Joan Heggie (Teesside University) Exploring women’s involvement with property in the North Riding of Yorkshire in the 18th and 19th centuries: a pilot study using the Register of Deeds

Janet Casson (independent scholar) Women and property reconsidered: new evidence on the ownership of land by women during the nineteenth century

15:45     Sophie Gerrard, Drawn to the Land: Women Working the Scottish Landscape (an exhibition).

16:15     Afternoon tea

17:15     Session 4: Keynote. Anne Laurence (Open University) Women, land and these islands 1550-1750

18:15     Drinks reception, followed by conference dinner

Tuesday 30th June 2015

9:00        Session 5: Property, landscape, gender

Elizabeth Griffiths (University of Exeter) The life and legacy of Alice le Strange

Jon Stobart (Manchester Metropolitan University) From magnificent houses to disagreeable country: Lady Sophia Newdigate’s tour of Southern England, 1748

Briony McDonagh (University of Hull) Beyond the (park) pale: gender and landscape in Georgian England

Stephen Bending (University of Southampton) Negotiating men: Elizabeth Montagu and the construction of pastoral

10:45     Coffee

11:15     Session 6: PhD round-table

Izzy Armstrong-Frost (University of York) Finding the women of the North: male status and female connections at Raby Castle

Ann-Maria Walsh (University College Dublin) The Boyle women and their relationship with ‘this bleeding and well neere ruined Commonwealth’

Helena Kaznowska (University of Oxford) ‘She builds it with her hands, and beares it up by her shoulders’: metaphor and the making of the early modern home

Charlotte Garside (University of Hull) Property Rights of Yorkshire Women in the Court of Chancery, 1680-1700

Fern Pullan (Leeds Beckett University) ‘Marriage had bastilled me for life’: the propertied woman as property in the novels of Richardson, Wollstonecraft and Collins

Erin Trahey (University of Cambridge) Elizabeth Virgo Scarlett: a Jamaican female absentee proprietor, plantation management and the British Atlantic economy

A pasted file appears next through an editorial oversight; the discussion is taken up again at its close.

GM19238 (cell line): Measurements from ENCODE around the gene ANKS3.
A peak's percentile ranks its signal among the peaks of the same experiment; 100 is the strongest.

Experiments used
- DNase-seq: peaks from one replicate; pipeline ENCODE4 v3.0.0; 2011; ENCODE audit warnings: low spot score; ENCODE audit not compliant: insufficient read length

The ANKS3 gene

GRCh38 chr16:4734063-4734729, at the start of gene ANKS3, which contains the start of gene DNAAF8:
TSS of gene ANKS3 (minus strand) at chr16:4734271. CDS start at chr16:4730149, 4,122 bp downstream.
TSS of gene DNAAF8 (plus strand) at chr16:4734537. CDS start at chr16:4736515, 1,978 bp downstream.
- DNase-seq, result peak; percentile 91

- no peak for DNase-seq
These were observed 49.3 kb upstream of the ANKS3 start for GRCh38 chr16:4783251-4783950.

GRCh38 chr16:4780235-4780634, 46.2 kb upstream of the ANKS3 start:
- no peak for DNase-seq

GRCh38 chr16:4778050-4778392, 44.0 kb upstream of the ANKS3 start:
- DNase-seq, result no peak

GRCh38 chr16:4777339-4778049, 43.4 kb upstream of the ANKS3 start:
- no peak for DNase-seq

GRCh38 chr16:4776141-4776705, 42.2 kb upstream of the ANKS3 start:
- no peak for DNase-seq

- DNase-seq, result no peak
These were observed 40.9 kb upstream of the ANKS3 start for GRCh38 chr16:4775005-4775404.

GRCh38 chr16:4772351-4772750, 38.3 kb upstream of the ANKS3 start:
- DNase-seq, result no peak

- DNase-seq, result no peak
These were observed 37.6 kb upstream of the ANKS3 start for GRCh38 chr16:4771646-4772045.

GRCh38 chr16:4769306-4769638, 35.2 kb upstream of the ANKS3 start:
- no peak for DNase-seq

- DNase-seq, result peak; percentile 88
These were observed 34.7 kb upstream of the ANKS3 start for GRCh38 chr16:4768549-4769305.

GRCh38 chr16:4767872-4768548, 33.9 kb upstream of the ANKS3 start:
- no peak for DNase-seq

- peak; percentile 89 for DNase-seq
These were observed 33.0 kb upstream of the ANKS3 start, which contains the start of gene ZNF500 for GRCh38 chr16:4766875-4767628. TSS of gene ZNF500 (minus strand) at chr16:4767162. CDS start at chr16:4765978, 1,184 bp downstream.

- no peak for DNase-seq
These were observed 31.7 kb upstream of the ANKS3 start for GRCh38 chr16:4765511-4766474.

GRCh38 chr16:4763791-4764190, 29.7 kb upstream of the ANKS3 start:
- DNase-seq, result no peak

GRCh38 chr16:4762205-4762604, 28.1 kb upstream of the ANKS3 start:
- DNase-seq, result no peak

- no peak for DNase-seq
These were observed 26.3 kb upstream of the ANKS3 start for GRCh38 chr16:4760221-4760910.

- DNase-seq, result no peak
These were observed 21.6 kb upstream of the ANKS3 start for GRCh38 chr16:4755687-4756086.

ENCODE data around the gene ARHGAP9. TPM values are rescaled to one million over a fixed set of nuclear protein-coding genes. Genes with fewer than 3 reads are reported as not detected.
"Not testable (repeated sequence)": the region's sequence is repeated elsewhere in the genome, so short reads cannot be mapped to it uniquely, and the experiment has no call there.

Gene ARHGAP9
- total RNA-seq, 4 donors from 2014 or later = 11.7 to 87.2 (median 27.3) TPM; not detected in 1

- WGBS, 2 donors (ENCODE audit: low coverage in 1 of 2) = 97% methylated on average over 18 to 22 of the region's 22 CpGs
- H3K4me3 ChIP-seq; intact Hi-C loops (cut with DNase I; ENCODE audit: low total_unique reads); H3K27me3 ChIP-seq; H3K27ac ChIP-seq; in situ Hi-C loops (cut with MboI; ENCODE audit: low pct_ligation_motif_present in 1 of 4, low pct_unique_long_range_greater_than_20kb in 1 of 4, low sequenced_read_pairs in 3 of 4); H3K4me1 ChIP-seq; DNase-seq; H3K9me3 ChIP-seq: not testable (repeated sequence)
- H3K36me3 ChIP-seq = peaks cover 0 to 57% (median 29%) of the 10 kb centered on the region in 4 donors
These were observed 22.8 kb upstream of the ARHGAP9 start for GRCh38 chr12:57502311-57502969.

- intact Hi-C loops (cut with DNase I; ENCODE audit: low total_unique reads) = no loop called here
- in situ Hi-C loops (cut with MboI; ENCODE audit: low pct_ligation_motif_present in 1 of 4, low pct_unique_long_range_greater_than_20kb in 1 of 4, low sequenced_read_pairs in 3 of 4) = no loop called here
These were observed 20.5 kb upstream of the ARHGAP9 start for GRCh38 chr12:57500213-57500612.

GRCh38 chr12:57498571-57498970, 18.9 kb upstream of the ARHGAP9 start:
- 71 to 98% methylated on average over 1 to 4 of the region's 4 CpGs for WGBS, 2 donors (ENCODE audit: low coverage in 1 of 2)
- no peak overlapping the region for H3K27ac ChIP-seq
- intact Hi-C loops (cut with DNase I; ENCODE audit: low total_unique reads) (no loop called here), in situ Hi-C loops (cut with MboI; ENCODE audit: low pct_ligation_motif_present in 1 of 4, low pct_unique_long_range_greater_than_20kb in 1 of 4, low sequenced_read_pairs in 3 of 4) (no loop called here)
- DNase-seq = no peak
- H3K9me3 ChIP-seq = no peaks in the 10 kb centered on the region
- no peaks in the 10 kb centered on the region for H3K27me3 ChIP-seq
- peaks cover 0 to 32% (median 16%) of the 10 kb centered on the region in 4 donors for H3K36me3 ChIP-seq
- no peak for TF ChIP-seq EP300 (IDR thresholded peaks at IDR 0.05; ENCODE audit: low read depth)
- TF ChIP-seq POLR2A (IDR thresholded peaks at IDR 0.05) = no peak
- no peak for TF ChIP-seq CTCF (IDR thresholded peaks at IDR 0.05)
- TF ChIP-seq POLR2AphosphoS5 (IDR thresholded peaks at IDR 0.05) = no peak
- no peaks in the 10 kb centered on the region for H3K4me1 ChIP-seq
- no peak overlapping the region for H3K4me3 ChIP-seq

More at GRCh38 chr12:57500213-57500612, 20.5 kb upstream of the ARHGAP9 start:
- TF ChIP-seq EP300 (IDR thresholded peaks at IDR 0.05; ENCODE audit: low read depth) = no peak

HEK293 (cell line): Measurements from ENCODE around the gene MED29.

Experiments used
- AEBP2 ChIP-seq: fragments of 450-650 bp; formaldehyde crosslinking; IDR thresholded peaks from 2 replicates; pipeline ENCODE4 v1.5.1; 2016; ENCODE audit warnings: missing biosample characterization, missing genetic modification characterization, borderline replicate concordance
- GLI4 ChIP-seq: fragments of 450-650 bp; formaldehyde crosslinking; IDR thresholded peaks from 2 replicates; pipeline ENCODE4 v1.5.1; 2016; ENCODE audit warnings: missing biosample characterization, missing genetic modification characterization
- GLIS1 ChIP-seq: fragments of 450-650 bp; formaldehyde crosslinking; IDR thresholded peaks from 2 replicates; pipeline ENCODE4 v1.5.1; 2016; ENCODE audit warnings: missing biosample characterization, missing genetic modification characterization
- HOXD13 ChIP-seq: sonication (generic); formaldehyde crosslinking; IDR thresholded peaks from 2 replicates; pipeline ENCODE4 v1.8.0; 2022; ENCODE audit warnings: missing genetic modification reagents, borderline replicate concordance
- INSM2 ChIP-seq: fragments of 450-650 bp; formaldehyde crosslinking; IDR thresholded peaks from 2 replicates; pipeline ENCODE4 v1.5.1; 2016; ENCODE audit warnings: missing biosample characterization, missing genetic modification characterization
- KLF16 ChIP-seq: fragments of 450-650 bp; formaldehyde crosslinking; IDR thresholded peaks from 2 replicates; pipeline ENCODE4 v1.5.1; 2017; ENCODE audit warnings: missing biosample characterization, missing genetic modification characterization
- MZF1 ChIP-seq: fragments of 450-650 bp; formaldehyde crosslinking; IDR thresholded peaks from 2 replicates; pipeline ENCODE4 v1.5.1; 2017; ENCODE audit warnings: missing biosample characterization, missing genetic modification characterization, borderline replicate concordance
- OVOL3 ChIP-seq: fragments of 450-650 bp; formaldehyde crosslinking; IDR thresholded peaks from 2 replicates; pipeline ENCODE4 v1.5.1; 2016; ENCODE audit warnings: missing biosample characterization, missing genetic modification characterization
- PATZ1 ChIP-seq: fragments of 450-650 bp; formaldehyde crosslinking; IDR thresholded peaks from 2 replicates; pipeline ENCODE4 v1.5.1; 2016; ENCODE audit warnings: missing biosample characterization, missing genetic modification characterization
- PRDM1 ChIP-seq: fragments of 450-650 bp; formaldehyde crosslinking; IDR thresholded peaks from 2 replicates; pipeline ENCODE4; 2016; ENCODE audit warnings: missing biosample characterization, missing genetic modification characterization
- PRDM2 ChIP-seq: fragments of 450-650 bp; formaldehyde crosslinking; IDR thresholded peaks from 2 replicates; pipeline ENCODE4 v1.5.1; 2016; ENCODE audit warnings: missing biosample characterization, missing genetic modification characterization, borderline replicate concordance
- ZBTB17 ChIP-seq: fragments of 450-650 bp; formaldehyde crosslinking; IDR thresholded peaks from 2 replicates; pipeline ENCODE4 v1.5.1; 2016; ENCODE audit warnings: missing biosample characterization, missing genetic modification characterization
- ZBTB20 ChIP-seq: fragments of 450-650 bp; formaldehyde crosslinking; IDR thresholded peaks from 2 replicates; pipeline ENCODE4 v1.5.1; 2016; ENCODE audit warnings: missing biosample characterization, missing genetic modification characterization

13:15     Lunch

14:15     Session 7: Modern perspectives

Sarah Carter (University of Alberta) Imperial plots: British women, land and agriculture in Prairie Canada 1870s-1914

Janet Smith (independent historian) Reshaping the landscape: Helen Taylor’s campaign for land nationalisation in Great Britain and Ireland 1880-1907

Nicola Verdon (Sheffield Hallam University) ‘The work is grand and the life is just what I have always longed for’: British women’s experiences of working on the land in the Great War

Catherine Flinn Goldie (Bodleian Library) British planning: the significance of Evelyn Sharp

16:00     Coffee & cake

16:30     Session 8: Keynote. Amy Erickson (University of Cambridge) Rethinking the significance of inheritance and marriage in landholding

17:30     Concluding comments and end of conference


Registration for the conference will open in mid-April on the University of Hull website. Costs are likely to be £55 per delegate including lunch, refreshments and the conference dinner. If you’d like to be notified when registration opens, please email and ask to join the mailing list.

Accommodation details will be available shortly via the blog and the University of Hull website.


Thanks to sponsorship from the University of Hull and the Arts & Humanities Research Council, a limited number of bursaries (fee waivers plus a contribution towards travel/accommodation) are available to postgraduate and early career researchers. To apply, please email with your name, university affiliation, details of your PhD or post-doctoral research, and a short statement (of no more than 150 words) outlining how you’d benefit from attending the conference. This should reach the conference organisers no later than Friday 8th May 2015.